Editor’s Note: The monthly milestone column, which appears on the second day of each month – the anniversary of The Ann Arbor Chronicle’s launch – is an opportunity for either the publisher or the editor of The Chronicle to touch base with readers on topics related to this publication.
In a little over a year of operation, The Ann Arbor Chronicle has now published more than 1,000 full-length pieces – that number excludes Media Watch and Stopped.Watched items. And Chronicle readers have posted more than 6,000 comments on the website.
Depending on your perspective, both those numbers might seem rather paltry. But they are substantial enough to raise a couple of issues. First, the volume of archived material has become large enough that we’ve switched from the built-in WordPress search function to Google’s custom site search. It’s not perfect, but it’s a dramatic improvement.
And second, while the mission of The Chronicle is not explicitly about reader comments, we think it’s appropriate to acknowledge the positive way readers have used Chronicle comments as a platform to add information, insight, and additional perspective on Chronicle material. To that end, I may from time to time use a Monthly Milestone column to highlight some reader comments that I think had, for one reason or other, particular merit – starting this month.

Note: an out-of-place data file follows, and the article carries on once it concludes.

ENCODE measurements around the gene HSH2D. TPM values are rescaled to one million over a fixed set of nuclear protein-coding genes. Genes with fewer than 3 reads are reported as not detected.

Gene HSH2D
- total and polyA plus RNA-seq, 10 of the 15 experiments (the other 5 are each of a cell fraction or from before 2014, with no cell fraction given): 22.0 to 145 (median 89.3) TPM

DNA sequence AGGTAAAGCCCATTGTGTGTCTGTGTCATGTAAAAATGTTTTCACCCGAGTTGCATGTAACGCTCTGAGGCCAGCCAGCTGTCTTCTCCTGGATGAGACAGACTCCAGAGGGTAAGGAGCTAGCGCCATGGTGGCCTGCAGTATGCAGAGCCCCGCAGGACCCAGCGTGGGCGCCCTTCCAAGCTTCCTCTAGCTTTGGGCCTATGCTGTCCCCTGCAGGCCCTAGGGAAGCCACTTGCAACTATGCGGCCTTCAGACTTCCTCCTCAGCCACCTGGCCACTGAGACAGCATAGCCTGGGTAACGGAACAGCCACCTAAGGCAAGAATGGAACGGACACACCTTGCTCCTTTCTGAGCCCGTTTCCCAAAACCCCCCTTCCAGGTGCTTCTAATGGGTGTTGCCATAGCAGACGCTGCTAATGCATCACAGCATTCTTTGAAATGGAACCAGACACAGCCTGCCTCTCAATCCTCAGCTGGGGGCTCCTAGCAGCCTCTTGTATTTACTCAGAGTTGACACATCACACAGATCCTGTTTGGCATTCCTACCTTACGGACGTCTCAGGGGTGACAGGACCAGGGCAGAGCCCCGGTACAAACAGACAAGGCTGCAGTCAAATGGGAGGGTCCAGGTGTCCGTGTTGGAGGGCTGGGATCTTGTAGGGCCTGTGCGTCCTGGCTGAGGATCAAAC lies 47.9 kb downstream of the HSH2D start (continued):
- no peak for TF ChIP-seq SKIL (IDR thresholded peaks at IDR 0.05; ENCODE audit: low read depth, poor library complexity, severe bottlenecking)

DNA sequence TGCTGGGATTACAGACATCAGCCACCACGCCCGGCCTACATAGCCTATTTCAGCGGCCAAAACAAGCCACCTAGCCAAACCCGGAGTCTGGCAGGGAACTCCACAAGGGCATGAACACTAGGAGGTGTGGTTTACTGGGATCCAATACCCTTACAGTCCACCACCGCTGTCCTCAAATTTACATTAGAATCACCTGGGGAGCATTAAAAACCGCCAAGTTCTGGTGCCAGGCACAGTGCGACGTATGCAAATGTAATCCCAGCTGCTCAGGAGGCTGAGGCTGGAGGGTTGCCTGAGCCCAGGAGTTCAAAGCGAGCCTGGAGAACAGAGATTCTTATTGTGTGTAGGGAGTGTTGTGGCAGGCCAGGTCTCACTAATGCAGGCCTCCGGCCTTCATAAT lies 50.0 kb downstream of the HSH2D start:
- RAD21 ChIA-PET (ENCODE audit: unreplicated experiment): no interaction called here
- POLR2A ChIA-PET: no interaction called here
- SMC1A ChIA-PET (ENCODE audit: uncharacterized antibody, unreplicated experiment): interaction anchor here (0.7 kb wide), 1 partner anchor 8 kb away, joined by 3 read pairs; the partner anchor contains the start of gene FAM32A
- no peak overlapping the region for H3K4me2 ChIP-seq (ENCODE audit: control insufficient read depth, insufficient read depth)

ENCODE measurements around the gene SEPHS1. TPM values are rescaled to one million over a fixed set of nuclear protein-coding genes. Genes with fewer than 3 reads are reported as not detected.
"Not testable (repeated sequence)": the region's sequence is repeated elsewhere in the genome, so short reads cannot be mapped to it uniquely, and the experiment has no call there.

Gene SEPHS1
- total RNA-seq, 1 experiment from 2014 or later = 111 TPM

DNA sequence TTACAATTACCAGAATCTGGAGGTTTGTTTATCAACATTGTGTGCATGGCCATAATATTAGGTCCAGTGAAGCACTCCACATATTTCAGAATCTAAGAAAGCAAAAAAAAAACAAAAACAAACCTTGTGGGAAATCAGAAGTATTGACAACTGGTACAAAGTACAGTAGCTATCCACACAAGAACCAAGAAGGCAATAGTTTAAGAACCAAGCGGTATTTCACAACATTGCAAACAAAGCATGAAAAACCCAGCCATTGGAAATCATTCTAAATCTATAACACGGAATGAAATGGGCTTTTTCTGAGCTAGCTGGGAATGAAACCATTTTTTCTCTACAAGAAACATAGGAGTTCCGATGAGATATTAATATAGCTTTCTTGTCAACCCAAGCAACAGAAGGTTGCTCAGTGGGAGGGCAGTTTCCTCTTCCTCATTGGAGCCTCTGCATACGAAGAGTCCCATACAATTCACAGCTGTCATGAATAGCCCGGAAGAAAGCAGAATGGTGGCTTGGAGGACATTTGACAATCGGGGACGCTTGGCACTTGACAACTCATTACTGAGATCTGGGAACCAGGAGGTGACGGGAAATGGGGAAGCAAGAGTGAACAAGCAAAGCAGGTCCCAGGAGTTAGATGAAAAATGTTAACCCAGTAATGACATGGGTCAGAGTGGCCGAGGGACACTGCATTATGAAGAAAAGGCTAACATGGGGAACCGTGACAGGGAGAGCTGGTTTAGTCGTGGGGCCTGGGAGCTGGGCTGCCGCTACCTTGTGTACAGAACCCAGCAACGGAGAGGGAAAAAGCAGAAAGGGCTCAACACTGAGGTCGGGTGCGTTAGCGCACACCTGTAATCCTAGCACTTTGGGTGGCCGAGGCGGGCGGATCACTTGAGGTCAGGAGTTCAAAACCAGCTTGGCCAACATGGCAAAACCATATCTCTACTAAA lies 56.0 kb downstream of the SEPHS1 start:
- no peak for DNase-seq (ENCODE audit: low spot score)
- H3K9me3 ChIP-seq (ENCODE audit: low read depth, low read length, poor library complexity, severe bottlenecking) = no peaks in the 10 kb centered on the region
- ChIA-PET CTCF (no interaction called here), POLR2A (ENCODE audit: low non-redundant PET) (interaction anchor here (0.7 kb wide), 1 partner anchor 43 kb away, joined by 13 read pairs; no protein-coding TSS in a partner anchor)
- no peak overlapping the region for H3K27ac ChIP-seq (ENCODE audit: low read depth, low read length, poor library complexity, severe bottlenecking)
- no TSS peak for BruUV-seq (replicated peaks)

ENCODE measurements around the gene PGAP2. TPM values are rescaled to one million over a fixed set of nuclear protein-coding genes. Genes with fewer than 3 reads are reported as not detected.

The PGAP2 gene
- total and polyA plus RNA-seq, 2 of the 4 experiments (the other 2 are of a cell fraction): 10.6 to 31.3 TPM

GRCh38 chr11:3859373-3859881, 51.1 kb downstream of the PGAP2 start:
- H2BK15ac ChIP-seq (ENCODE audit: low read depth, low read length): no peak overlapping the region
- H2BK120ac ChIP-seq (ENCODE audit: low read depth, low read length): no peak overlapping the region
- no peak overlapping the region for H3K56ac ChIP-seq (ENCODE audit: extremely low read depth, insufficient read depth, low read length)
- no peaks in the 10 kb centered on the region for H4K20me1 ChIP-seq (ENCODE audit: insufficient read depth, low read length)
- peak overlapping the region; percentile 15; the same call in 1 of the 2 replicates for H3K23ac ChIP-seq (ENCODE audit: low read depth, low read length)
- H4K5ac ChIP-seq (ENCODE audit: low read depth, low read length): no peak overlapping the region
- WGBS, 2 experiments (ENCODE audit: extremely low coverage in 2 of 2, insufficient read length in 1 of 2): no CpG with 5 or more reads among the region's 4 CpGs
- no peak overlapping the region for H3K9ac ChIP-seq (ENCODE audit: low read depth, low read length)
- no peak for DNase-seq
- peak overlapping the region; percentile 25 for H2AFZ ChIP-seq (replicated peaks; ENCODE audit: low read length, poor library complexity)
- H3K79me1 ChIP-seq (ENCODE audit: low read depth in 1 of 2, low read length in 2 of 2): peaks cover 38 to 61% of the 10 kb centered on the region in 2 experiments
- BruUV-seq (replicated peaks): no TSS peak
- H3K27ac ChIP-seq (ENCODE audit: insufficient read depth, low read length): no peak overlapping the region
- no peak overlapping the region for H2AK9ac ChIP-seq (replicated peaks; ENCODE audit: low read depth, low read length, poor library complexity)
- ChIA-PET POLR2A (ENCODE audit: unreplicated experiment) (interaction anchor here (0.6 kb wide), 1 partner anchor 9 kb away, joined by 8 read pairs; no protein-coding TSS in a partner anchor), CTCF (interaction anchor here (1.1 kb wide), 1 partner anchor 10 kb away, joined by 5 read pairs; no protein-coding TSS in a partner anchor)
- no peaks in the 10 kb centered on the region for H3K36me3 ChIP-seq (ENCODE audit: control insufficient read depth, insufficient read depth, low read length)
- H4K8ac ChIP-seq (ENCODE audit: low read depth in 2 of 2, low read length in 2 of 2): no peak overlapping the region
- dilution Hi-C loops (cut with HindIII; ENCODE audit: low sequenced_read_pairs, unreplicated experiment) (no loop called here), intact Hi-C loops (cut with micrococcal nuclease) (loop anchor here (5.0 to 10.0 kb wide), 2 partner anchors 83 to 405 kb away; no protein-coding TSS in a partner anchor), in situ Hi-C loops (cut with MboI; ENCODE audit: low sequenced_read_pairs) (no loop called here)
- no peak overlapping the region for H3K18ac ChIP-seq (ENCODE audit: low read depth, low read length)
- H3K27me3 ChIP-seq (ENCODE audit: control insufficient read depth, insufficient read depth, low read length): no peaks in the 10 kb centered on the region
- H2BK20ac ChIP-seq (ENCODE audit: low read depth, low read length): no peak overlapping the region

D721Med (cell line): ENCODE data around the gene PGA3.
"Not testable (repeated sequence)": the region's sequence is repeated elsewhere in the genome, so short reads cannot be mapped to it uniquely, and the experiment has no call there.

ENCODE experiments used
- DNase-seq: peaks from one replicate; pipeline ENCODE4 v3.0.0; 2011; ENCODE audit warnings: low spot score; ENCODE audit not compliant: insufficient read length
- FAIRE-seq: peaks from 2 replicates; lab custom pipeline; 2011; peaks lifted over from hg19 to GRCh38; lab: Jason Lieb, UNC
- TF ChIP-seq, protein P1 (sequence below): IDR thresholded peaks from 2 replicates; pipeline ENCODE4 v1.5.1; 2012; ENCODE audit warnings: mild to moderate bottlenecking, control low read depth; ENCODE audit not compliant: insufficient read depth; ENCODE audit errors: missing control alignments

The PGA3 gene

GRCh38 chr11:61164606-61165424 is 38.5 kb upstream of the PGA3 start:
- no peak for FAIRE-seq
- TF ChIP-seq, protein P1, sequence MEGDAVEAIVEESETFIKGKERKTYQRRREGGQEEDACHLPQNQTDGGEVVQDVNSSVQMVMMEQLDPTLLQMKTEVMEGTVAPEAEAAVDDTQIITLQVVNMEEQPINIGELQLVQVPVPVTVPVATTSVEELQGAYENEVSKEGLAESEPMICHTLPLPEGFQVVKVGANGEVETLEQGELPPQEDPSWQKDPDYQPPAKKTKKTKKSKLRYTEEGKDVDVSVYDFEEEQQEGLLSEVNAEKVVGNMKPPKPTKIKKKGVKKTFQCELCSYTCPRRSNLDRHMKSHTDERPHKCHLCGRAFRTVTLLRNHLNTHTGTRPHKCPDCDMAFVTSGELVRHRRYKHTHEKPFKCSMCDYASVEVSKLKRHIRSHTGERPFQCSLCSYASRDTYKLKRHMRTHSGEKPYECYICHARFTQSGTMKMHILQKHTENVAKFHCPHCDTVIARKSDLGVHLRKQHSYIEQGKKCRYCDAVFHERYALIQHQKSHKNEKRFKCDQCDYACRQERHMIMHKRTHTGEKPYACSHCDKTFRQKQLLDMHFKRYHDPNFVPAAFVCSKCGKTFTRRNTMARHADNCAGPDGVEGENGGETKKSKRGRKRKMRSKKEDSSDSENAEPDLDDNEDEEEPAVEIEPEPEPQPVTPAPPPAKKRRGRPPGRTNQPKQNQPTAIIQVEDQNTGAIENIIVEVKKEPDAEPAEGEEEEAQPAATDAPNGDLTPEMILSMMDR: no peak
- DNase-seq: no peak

But first, a few details on the Google custom search engine that now provides Chronicle site search results.
Google Custom Site Search: The Chronicle
The results provided by the WordPress built-in search were unsatisfactory in several ways. And Google provides custom site search at no cost to website owners. So switching to search results powered by Google was a fairly straightforward decision. When you search The Chronicle using that box in the left sidebar, it’s now Google that provides the results – which are restricted to just articles found on The Chronicle.
Part of the bargain for incorporating a Google custom search engine is that advertisements are included with The Chronicle’s custom search results. For nonprofits, those ads could be turned off. But now is perhaps a good time to remind readers that The Chronicle is not a nonprofit and depends on voluntary subscriptions and advertising to pay its bills.
The Chronicle does not benefit financially in any way from clicks on Google ads supplied with custom search results on The Chronicle. So we suggest treating those Google ads in the same way you would if you encountered them searching from Google’s main search engine. That is, if you feel compelled to click on them, then do so. If not, then don’t. Please don’t arbitrarily click on them with the intent of helping The Chronicle. All that does is needlessly cost some merchant some money.